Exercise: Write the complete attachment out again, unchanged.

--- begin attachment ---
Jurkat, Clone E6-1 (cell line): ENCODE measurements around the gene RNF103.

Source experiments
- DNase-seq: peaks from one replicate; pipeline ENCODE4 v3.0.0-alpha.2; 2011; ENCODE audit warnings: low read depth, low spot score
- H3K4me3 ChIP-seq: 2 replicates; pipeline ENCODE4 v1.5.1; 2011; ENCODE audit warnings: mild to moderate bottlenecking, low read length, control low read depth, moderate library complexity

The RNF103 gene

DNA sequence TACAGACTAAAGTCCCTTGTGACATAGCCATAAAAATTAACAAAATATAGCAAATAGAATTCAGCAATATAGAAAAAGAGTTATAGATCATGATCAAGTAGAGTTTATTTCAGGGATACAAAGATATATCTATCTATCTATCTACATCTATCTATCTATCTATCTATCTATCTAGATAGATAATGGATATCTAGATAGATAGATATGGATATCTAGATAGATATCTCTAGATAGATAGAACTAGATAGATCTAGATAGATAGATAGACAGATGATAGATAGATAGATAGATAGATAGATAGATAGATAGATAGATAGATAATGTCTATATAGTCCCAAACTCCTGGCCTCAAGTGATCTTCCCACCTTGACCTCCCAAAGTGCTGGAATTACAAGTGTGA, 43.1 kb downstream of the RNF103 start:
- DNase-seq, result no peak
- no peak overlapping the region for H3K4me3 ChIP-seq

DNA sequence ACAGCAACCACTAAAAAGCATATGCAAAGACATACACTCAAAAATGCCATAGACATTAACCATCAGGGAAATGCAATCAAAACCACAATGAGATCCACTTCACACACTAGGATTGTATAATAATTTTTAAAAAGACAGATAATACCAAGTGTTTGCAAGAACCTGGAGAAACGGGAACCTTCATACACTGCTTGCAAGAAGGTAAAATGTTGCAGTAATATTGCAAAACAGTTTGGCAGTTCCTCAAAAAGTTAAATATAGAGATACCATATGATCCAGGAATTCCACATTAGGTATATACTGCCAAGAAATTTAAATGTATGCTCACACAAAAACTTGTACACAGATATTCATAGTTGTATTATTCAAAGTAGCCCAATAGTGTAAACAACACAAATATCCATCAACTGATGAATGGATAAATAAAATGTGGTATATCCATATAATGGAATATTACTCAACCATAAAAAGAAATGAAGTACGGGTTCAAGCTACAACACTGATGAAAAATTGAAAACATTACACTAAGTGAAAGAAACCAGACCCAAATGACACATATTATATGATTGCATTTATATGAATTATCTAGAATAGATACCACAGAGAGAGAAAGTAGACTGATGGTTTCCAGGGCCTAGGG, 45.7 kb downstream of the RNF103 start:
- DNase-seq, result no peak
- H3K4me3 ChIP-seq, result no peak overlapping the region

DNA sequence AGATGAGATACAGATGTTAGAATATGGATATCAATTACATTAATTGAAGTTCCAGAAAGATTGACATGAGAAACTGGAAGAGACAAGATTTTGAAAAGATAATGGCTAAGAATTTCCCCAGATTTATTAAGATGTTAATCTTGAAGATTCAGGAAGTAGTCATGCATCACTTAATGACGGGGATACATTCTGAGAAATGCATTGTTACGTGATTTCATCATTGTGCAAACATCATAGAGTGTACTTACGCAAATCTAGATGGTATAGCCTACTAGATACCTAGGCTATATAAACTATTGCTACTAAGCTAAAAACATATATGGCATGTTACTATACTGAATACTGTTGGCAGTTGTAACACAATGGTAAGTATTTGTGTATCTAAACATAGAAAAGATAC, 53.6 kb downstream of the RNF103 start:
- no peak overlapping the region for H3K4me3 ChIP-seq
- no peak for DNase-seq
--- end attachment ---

Jurkat, Clone E6-1 (cell line): ENCODE measurements around the gene RNF103.

Source experiments
- DNase-seq: peaks from one replicate; pipeline ENCODE4 v3.0.0-alpha.2; 2011; ENCODE audit warnings: low read depth, low spot score
- H3K4me3 ChIP-seq: 2 replicates; pipeline ENCODE4 v1.5.1; 2011; ENCODE audit warnings: mild to moderate bottlenecking, low read length, control low read depth, moderate library complexity

The RNF103 gene

DNA sequence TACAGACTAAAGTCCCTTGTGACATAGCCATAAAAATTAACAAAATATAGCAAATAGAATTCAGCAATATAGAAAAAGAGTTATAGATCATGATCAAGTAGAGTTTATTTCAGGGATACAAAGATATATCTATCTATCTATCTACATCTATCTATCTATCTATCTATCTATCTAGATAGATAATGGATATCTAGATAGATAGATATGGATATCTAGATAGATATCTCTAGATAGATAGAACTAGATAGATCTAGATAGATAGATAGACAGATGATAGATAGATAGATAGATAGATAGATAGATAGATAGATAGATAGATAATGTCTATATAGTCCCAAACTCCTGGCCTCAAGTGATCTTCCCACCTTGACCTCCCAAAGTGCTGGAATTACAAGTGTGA, 43.1 kb downstream of the RNF103 start:
- DNase-seq, result no peak
- no peak overlapping the region for H3K4me3 ChIP-seq

DNA sequence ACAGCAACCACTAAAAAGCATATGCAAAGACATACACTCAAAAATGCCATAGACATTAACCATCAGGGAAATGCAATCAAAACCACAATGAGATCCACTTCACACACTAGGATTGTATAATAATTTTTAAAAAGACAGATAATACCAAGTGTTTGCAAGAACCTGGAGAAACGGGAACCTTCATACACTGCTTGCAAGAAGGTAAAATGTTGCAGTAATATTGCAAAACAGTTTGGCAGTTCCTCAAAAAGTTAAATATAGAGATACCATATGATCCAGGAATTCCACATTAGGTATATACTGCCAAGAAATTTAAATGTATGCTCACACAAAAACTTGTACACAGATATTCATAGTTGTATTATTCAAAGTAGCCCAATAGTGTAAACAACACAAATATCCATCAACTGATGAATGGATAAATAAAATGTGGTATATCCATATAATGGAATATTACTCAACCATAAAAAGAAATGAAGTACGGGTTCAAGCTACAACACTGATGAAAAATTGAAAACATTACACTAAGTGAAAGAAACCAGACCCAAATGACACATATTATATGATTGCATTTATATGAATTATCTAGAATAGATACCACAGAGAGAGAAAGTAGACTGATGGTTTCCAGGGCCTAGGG, 45.7 kb downstream of the RNF103 start:
- DNase-seq, result no peak
- H3K4me3 ChIP-seq, result no peak overlapping the region

DNA sequence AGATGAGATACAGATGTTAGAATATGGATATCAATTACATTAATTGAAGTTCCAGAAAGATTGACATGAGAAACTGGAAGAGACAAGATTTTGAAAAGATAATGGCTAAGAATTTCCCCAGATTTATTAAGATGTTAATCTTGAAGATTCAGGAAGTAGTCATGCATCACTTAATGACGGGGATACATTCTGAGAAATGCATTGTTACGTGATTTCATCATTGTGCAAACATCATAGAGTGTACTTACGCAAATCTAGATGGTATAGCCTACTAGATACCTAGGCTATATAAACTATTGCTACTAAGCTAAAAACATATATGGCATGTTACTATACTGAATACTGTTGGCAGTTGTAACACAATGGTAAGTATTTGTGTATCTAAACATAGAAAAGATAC, 53.6 kb downstream of the RNF103 start:
- no peak overlapping the region for H3K4me3 ChIP-seq
- no peak for DNase-seq